Mother Loses Huge Inheritance Following Court Of Appeal Decision
Following a Court of Appeal ruling, Hilary Harrison-Morgan has been forced to repay millions from an inheritance offered from ex-partner and cohabitant, Dr Rainer Kahrmann.
Having left his Swiss wife in 1991, rich banker, Dr Kahrmann, started a relationship which developed in cohabiting with Ms Harrison-Morgan.
During the relationship, the pair conceived and raised twin sons in their lavish London home in Belgravia.
The pair separated and the banker returned to Germany where he lived until his death in 2014.
Around this time, a development company made an offer for Kahrmann’s Belgravia house even though Harrison-Morgan and her two children were living there.
However, the success of the deal rested on the house being sold as a vacant possession which would mean the family needed to vacate prior to the exchange of contracts and completion.
Unfortunately, Dr Kahrmann died during negotiations leaving the outcome unclear for Harrison-Morgan.
However, she alleges a deal was made between herself and the executors, Kahrmann’s two daughters from a previous relationship, whereby the profits were set to be split between Harrison-Morgan and Kahrmann’s four children.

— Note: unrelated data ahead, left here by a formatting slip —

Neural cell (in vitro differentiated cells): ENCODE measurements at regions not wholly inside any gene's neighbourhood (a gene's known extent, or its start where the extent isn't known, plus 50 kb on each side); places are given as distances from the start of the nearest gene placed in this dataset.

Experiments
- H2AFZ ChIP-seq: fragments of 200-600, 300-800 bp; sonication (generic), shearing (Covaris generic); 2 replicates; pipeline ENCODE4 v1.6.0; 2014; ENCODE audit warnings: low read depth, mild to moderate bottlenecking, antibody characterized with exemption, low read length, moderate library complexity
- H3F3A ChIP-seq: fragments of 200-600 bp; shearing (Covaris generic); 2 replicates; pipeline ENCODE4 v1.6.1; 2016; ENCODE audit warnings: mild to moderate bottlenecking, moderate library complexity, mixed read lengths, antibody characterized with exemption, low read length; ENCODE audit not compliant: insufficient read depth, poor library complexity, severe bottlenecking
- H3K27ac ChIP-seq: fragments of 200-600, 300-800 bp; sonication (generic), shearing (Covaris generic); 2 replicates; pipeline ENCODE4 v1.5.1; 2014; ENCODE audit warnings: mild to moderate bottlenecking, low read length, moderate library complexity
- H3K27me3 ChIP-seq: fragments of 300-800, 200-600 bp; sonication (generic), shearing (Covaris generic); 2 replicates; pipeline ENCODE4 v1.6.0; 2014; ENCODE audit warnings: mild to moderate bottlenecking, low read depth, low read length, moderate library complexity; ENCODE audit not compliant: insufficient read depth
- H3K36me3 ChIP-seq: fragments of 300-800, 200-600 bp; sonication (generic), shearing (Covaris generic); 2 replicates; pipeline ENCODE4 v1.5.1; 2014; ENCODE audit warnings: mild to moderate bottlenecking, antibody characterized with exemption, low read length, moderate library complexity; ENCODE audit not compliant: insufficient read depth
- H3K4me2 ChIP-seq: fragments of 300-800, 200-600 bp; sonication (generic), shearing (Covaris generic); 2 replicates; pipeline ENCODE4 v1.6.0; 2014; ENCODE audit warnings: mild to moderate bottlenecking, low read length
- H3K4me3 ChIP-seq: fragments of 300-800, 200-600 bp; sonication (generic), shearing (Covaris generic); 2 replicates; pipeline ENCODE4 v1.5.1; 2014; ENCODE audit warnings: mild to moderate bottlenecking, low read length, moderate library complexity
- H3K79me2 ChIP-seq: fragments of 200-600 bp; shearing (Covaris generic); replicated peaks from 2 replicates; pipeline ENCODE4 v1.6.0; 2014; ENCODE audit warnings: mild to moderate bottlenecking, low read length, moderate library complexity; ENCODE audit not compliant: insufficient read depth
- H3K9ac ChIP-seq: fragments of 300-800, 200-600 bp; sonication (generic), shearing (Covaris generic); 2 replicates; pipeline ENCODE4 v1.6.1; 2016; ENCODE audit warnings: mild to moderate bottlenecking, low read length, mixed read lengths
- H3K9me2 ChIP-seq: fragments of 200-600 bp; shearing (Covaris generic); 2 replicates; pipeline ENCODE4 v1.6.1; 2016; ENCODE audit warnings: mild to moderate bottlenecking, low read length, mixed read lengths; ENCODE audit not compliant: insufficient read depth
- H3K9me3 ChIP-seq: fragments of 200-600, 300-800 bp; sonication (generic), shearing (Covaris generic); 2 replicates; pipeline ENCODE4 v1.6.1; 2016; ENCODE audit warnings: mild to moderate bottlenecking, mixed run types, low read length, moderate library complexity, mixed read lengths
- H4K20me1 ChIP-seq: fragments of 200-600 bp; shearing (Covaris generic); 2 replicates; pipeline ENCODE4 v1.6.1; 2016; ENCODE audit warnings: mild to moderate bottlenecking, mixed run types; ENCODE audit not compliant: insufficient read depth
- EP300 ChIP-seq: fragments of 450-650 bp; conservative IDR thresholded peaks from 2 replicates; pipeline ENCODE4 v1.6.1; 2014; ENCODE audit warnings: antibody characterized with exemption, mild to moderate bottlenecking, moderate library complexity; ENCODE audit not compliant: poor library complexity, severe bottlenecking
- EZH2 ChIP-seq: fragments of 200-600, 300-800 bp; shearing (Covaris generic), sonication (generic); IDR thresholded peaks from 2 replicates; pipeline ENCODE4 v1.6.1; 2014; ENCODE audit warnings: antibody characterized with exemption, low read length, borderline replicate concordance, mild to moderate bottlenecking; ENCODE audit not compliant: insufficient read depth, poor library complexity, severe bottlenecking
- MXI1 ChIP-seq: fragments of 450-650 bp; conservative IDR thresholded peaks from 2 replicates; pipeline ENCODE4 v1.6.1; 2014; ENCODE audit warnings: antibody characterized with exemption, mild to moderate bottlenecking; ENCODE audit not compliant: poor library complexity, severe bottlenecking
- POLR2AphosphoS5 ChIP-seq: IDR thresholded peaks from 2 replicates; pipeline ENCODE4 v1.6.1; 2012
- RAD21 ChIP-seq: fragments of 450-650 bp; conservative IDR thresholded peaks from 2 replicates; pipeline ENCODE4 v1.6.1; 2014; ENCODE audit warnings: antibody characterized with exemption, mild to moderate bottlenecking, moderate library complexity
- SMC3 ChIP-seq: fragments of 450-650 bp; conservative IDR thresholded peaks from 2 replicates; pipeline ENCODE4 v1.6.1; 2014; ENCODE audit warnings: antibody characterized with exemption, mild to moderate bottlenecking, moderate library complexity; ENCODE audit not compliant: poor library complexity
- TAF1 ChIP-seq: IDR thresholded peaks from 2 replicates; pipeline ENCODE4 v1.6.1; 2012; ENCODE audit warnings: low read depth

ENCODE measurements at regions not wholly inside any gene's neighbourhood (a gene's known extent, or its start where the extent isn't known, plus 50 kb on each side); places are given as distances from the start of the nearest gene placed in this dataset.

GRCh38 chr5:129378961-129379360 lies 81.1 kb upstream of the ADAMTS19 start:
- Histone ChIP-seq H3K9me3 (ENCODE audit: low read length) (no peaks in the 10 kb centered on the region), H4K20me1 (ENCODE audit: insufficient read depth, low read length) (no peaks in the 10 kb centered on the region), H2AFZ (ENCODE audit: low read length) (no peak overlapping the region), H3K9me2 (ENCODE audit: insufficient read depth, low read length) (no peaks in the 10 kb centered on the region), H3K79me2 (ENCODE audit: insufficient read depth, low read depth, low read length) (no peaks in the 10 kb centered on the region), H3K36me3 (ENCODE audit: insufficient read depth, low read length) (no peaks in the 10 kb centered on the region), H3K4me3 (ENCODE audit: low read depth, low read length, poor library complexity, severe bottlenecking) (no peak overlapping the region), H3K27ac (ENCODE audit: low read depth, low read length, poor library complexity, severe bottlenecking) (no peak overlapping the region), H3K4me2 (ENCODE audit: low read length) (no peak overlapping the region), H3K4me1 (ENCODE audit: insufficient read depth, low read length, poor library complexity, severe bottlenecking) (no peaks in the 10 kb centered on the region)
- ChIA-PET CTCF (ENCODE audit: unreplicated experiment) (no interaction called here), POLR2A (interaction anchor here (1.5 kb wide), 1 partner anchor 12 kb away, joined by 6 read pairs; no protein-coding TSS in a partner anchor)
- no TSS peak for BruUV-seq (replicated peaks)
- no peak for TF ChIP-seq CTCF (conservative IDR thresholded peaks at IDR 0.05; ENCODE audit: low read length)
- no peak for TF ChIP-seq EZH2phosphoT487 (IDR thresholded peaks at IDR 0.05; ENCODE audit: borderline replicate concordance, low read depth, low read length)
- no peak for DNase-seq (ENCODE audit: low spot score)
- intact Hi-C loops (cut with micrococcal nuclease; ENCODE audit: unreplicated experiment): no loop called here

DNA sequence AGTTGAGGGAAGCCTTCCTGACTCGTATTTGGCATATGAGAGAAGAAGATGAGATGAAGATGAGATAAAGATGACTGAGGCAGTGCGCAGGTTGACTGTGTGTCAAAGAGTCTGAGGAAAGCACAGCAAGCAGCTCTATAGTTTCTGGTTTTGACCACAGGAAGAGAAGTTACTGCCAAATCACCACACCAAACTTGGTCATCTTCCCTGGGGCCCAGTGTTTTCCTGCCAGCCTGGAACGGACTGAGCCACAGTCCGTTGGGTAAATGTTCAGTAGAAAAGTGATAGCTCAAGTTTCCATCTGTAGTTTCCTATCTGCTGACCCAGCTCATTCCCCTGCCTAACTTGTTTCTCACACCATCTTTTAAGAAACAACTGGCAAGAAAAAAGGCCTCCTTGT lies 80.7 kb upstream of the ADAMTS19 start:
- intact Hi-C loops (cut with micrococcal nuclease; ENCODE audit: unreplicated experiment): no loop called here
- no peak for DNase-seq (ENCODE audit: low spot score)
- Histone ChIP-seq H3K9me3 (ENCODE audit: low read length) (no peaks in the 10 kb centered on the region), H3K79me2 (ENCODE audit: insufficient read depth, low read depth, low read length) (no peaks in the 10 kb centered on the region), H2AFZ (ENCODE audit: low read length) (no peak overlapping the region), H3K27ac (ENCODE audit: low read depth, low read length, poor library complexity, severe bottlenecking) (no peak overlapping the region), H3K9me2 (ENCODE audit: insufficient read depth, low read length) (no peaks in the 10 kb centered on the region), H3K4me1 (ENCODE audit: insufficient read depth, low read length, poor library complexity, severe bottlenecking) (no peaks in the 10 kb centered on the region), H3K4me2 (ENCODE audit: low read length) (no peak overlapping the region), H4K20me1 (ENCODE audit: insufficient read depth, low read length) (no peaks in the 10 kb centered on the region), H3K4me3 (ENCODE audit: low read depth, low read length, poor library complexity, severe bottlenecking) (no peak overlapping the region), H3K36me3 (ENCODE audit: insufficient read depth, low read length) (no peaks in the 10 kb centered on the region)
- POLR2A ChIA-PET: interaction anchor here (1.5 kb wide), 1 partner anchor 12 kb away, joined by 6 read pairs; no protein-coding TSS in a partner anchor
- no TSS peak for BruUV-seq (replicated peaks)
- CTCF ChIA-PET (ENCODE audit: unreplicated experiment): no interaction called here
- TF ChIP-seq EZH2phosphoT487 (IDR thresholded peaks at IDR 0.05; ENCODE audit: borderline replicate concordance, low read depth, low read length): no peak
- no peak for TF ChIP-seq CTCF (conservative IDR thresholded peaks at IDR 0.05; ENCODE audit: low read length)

Consequently, the £4.4 million profits from the Belgravia home sale were split with Harrison-Morgan receiving £2.2 million and the rest shared between the four siblings.
However, Alice Kahrmann, daughter and executor of Dr Kahrmann’s estate sued Harrison-Morgan shortly after the disposal of the estate and the payment was made.
Alice Kahrmann claimed an express common intention constructive trust already exist with Kahrmann’s business partner, making the payment made to Harrison-Morgan from the buyer illegal as it breached the terms of the trust.
The request for the money to be returned and distributed amongst the four siblings has since sparked a bitter inheritance dispute.
Having claimed her payment arrangement was made prior to Kahrmann’s death in order to ensure compliance with the vacant possession request, the High Court judge originally sided in her favour.
However, during the recent appeal hearing, judges ruled against the original decision claiming the money should be returned to the pre-existing trust intended for the four siblings.
Currently, over a million has been spent in court fees with the appeals court ordering Harrison-Morgan to pay an additional £500,000 in court fees.
As the case heads to the Supreme Court, all orders were stayed until the decision from the final appeal is made.
Should cases like this result in a court decision? Could preventative steps produced a different outcome in this case?